Major Hazard Control: Why You Need to Know About the IMFO® System
Can you name one of the most common things companies forget to consider when purchasing a tank?
Surprisingly, many operations do not consider how they will fully discharge their tanks in advance of purchasing it. It’s not until afterward that they realize the need to find a solution. However, this decision should be made in advance because it is a critical part of tank maintenance and chemical purity process.
There are safe and effective methods for fully discharging your chemical tanks, and there are also methods that can be hazardous or insufficient for the specific application. In this article, we explore the hazards of improper tank discharge and give our recommendations for ensuring a full and safe discharge system.
Hazards of Improper Tank Discharge
We’ve seen first-hand how end users who can’t fully discharge their chemical storage tanks or use improper full-discharge practices have issues with their tank systems.. These methods can be hazardous to your chemicals, your equipment, and your personnel. Let’s review three different situations, so your company can avoid common, improper outlet designs.
1. Residual chemicals and free radicals
If your chemical storage tank does not fully discharge, residual chemicals get left behind. Over time, as more chemical is added and not fully discharge, the remnants continue to build. This pattern can compromise the quality of each new batch of chemicals.
In some cases, these residuals contain salts, metals and other compounds, which mix with the new batch of chemicals and can create less than desired results. In Sodium Hypochlorite storage for example, free radicals can be released when the new chemical meets the residuals and can attack the interior surface of the tank causing damage and compromise to the integrity of your chemical storage system.
Full tank discharge removes all of the residuals from the tank, helping to maintain chemical purity and protect the structural integrity of the tank.
2. Hazardous tank cleaning
In most cases, chemical tanks should be cleaned according to a regular maintenance cycle. If you don’t have a proper full-discharge system, your employees in many cases will need to enter the tank and clean it by hand. That poses the risk of physically contacting or inhaling hazardous chemicals in a confined space. A full-discharge system minimizes this risk because employees are able to safely clean the tank using a pressure washer or an installed spray ball without entering the tank.
3. Compromised structural integrity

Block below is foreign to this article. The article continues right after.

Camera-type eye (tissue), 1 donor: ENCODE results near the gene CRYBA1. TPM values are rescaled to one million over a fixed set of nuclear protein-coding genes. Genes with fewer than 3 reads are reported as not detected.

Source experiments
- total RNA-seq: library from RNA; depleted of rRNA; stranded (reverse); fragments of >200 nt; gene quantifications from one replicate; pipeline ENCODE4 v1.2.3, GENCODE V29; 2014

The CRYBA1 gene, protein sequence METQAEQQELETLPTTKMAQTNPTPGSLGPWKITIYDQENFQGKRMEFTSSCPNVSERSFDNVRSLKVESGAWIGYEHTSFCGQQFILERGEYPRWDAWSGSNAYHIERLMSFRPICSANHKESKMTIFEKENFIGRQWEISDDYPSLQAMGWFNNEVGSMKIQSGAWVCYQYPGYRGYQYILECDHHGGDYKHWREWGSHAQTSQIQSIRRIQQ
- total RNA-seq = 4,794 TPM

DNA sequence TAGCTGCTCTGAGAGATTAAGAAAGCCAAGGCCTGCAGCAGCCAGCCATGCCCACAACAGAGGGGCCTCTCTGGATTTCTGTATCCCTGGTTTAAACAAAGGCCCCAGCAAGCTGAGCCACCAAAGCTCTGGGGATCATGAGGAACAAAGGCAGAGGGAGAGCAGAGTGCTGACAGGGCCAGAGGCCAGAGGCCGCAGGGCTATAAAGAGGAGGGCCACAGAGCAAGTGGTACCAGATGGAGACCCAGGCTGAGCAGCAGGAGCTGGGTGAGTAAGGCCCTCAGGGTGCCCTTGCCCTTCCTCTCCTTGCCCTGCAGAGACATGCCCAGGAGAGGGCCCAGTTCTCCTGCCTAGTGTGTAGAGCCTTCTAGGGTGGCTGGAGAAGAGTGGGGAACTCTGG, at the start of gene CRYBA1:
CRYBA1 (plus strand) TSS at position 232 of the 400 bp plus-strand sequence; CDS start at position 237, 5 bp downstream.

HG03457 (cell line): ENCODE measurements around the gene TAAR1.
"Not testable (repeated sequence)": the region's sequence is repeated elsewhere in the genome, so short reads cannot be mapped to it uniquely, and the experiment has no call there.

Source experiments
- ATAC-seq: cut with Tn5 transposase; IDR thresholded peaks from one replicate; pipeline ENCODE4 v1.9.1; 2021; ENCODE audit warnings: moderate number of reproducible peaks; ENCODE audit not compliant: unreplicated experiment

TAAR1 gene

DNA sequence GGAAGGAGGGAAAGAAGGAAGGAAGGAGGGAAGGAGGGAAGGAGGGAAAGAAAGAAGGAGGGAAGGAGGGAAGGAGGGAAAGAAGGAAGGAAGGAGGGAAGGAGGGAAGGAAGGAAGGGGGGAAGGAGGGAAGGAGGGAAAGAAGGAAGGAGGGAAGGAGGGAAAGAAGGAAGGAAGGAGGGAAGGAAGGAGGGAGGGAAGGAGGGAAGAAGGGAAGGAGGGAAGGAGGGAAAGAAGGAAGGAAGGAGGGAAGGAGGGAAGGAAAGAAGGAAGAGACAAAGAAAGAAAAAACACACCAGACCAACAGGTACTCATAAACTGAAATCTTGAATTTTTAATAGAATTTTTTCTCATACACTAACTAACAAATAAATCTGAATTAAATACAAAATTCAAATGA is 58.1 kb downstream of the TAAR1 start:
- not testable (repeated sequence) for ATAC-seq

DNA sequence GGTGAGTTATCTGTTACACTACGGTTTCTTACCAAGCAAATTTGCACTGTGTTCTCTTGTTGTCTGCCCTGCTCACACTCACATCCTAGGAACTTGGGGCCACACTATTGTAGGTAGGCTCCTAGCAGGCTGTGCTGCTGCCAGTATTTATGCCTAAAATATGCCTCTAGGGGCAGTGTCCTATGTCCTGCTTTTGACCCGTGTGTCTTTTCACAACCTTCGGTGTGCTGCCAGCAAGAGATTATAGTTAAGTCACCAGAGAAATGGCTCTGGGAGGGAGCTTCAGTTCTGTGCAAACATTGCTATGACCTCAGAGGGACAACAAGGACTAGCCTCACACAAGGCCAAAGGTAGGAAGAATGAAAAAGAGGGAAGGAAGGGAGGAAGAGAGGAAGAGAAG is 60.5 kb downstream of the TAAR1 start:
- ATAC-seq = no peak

To get a full discharge, many companies install fittings at the bottom of their tanks’ sidewalls. Unfortunately, the solution creates additional problems that can’t be completely fixed. The solution is to install fittings in the knuckle radius of the tank. Remember, this is a curved surface, which means the tank isn’t completely flush with the fitting. Eventually, a leak can develop. You can patch the problem, but it’s not an ideal fix, and the site will be susceptible to leaks for the life of the tank.
Even when the fitting is installed just above the knuckle radius, on the flat surface of the tank, leaks are a possibility. In addition, there are a few critical things to consider:
- Installed fittings have multiple components, with different thermal expansion and contraction coefficients.
- The tank outlets and threaded plumbing create opportunities for leak points at the bottom of the storage tank.
- Full discharge isn’t possible because the fitting is located above the knuckle radius.
A Better and Safer Full-Discharge System for Your Tank
Poly Processing has a safe, full-discharge option that preserves the integrity of your tank in a way that no molded or inserted metallic fitting can provide. Our innovative Integrally Molded Flanged Outlet (IMFO®) system is a chemical storage tank with a discharge fitting that is a part of the tank itself. There are no inserts, mechanical fittings or multiple components to the fitting. The flange molds while the tank is processing, making it a stress-free part of the tank. The flange is created from the same material as the tank – it’s not an insert that’s added to a tank.
Get more details about the IMFO system and discover the advantages over other discharge systems by downloading our full discharge eBook.
- September 21, 2017
- Topics: Chemicals
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